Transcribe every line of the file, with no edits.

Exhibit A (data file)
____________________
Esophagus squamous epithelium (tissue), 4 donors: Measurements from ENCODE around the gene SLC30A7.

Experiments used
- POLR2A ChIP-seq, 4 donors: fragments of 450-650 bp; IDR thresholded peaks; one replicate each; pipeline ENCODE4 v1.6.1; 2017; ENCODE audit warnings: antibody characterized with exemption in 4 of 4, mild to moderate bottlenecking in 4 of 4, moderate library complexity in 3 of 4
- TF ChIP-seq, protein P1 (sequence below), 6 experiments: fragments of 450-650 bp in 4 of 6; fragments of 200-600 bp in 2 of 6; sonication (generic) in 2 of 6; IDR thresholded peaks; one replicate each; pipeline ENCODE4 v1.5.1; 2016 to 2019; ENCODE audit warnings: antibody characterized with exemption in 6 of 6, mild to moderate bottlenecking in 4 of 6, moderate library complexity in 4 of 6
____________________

Esophagus squamous epithelium (tissue), 4 donors: Measurements from ENCODE around the gene SLC30A7.

Experiments used
- POLR2A ChIP-seq, 4 donors: fragments of 450-650 bp; IDR thresholded peaks; one replicate each; pipeline ENCODE4 v1.6.1; 2017; ENCODE audit warnings: antibody characterized with exemption in 4 of 4, mild to moderate bottlenecking in 4 of 4, moderate library complexity in 3 of 4
- TF ChIP-seq, protein P1 (sequence below), 6 experiments: fragments of 450-650 bp in 4 of 6; fragments of 200-600 bp in 2 of 6; sonication (generic) in 2 of 6; IDR thresholded peaks; one replicate each; pipeline ENCODE4 v1.5.1; 2016 to 2019; ENCODE audit warnings: antibody characterized with exemption in 6 of 6, mild to moderate bottlenecking in 4 of 6, moderate library complexity in 4 of 6